If you are reading this, you are probably a reader of letters to the editor. Letters are consistently one of the most-read items in any newspaper. In an era of chat rooms, Twitter and Facebook, letters remain an important way for community members to share criticism, praise, knowledge(!) and observations about Spokane, the Inland Northwest, Washington and Idaho civic matters, and national and international affairs.
The upcoming state and national elections will surely generate a surge in commentaries. During last year’s local elections The Spokesman-Review received well upward of 100 letters each week. Of these, we can run only 40-45 per week, although we do try to open up space to accommodate as many letters as possible as the elections get down to the final weeks.
Managing that much mail can be a problem. Many letters do not include street addresses or telephone numbers. Many are longer than the permitted length of 200 words. A few inadvertently do not include a full name. Some writers deliberately do not identify themselves. Their letters are discarded.
If the letters are submitted electronically, we can bounce them back to the writers for addresses, etc. We use that information only for verification purposes. Every writer is called to confirm they are indeed the author so others do not put words in their mouths.
We cannot do this with snail mail. A letter that does not include a telephone number – and many do not – is set aside until a frustrated writer calls us. Few do, which is too bad.
To simplify the letter-writing process for writer and editor, The Spokesman-Review has adopted a new form for submitting letters.
Would-be writers who click on the “Submit a letter” icon at the bottom of the newspaper’s website, www.spokesman.com, will find a form asking for a name, address and telephone number – information that we have always required – and spaces where they can identify the subject matter. If responding to a story, editorial or other letter, they should input the date and headline.
Finally, writers get to the space on the form where they can input their 200-word letters. And we mean 200, not 201. Our system will not accept letters that exceed the word limit.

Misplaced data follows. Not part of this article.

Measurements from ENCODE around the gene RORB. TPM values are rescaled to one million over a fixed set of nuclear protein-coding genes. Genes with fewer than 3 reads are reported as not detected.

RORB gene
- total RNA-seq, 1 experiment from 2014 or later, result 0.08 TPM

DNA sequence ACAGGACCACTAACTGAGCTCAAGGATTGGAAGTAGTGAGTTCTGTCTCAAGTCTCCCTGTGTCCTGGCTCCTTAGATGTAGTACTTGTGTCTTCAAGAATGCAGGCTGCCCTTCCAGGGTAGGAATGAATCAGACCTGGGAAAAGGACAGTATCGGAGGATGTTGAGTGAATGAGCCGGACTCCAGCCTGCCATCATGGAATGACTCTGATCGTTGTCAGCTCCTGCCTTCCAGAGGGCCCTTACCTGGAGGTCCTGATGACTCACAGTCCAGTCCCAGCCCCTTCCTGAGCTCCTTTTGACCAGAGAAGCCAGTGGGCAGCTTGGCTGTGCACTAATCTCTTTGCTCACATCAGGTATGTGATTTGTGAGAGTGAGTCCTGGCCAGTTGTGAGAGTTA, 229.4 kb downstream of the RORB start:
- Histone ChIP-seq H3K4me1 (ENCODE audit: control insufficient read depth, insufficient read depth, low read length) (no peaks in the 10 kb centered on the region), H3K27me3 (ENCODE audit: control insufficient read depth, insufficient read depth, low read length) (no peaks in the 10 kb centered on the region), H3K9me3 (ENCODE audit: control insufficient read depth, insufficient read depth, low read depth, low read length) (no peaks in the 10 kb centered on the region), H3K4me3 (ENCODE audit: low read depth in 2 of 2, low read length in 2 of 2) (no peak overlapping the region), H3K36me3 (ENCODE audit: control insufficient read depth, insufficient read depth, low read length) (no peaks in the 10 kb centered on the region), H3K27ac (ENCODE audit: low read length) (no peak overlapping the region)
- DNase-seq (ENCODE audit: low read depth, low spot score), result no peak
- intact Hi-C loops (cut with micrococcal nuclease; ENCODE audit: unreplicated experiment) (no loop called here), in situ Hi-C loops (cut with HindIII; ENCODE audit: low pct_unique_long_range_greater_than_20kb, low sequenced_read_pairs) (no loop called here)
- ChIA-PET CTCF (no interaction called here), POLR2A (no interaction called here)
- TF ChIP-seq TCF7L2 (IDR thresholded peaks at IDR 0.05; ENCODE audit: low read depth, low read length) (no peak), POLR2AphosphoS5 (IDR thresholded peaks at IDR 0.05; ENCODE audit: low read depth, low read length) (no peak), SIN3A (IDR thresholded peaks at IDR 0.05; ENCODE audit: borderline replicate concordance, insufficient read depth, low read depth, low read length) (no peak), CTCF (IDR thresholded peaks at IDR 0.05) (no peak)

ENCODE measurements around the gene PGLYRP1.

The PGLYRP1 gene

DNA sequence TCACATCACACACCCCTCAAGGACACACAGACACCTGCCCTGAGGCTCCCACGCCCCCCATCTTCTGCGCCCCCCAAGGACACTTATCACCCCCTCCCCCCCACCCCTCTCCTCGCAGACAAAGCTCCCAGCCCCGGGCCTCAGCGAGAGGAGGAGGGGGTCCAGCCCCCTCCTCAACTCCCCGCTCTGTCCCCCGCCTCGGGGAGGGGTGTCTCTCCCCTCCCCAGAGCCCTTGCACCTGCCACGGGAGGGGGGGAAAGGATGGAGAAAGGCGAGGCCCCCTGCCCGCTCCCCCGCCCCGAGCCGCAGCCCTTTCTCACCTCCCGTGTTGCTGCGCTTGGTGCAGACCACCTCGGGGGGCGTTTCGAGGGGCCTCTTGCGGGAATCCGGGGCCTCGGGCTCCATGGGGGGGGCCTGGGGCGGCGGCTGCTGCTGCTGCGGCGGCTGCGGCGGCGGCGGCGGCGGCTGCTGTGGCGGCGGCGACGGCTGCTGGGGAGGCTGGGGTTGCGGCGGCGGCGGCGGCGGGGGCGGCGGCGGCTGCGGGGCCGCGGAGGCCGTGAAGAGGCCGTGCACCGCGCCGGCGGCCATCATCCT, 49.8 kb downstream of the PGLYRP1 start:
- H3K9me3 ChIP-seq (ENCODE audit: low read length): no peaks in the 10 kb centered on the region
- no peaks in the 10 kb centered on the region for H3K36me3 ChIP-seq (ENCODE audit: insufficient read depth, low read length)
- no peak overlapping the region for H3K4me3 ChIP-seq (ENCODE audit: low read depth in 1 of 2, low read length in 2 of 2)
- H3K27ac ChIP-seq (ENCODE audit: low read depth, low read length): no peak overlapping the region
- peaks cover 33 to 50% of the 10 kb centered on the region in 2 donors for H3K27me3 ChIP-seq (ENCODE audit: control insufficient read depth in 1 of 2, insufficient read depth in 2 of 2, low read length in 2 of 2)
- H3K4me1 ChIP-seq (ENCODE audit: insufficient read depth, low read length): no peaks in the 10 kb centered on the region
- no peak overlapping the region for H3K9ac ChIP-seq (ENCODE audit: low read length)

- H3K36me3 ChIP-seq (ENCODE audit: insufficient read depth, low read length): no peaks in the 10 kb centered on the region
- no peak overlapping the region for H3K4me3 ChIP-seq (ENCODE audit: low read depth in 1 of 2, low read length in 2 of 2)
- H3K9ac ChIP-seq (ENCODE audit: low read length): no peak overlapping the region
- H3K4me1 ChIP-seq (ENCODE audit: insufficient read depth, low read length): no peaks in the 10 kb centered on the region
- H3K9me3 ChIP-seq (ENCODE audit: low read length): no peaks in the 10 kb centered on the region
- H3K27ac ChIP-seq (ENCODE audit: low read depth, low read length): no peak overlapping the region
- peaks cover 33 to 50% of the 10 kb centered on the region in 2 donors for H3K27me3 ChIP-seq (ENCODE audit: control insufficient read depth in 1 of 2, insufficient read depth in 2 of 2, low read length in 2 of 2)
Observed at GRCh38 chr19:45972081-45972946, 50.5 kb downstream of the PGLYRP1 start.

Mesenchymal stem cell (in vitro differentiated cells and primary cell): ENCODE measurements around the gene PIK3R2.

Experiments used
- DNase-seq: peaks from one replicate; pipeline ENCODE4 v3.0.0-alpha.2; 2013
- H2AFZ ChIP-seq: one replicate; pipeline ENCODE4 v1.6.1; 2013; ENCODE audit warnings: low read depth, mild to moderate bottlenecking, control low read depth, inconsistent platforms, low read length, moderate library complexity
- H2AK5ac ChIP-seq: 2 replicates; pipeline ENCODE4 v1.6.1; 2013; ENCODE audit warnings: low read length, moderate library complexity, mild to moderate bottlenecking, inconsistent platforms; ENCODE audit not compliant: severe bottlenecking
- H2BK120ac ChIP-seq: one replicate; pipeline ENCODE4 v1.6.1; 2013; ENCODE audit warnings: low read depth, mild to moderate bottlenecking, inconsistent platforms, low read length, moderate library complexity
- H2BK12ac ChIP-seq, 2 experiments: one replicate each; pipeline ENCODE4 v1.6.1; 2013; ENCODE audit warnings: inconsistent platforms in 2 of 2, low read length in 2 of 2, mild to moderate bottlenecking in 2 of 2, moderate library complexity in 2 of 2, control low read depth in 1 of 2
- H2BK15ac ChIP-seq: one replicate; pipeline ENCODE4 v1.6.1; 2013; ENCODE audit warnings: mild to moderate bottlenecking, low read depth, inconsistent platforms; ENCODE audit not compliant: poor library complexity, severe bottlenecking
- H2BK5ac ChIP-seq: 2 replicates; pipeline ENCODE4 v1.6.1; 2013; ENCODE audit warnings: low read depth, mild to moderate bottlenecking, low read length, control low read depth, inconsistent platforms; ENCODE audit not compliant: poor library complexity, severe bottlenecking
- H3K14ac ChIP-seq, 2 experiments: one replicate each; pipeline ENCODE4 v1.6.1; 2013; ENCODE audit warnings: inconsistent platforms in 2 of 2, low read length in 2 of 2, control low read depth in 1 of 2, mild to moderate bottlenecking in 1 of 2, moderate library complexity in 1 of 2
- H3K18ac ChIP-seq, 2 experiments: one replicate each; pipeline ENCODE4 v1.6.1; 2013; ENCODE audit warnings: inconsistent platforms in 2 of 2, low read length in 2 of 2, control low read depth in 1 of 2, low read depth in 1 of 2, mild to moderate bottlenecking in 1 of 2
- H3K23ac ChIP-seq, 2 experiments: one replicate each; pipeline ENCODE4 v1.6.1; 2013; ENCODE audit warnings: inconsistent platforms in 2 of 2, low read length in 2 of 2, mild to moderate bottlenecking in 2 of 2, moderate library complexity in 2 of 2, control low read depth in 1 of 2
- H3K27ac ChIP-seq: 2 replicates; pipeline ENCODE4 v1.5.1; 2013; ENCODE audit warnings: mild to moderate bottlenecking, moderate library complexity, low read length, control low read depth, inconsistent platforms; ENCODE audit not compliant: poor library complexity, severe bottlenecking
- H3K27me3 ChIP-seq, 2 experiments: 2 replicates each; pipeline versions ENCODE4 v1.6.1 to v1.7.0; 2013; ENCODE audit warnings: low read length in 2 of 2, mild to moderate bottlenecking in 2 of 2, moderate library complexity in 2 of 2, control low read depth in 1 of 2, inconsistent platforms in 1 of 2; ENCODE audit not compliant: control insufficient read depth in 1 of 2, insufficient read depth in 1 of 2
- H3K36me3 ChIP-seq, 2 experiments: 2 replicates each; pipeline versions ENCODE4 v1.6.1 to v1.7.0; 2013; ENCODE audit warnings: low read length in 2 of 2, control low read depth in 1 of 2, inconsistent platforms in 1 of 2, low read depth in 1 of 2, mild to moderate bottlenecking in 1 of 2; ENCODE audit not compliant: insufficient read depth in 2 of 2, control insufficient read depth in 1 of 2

We introduced the form two months ago, and it has greatly increased the ease and speed of moving letters along for publication. This column is written, in part, to encourage more would-be writers to use the form. We will still process letters sent to firstname.lastname@example.org, but letters submitted using the form can be processed faster, and so will be published sooner.
We will also continue to accept handwritten letters, but please write as legibly as possible. And remember that phone number.
The limit of one letter per 30 days remains in place.
A few other points:
1) Be civil, even when passionate. It is appropriate to identify the reporter, editor or letter writer to whom you are responding (preferably with the publication date), but avoid personal attacks. Discuss your problem with their facts or opinions, but not them. People will not write twice if they are ridiculed the first time, often by individuals obviously less well-informed.
2) Be accurate. We cannot fact check every letter. When we do find errors, the letters are returned to the writer for correction or clarification. Also, we do not referee consumer complaints. One-sided anecdotes and hearsay are out.
3) Be timely. The more current the topic, the better the odds of publication.
4) No form letters. Particularly during political campaigns, we receive many canned endorsements. Give us your thoughts, not those from the campaign committee. We cannot run them all, so the more original, the better. We balance as best we can letters for and against each candidate and initiative.
5) You are allowed to be positive. After all, a no-hitter is a no-hitter, even if it does take six Seattle Mariners to pitch just one. But thank-yous and praise for your teachers should be personal unless there is a public interest involved.
Don’t put your pens or word-processors down for the summer. Write from the porch. Write from the beach. Write from Dick’s (no extra ketchup!).
Local journalism is essential.
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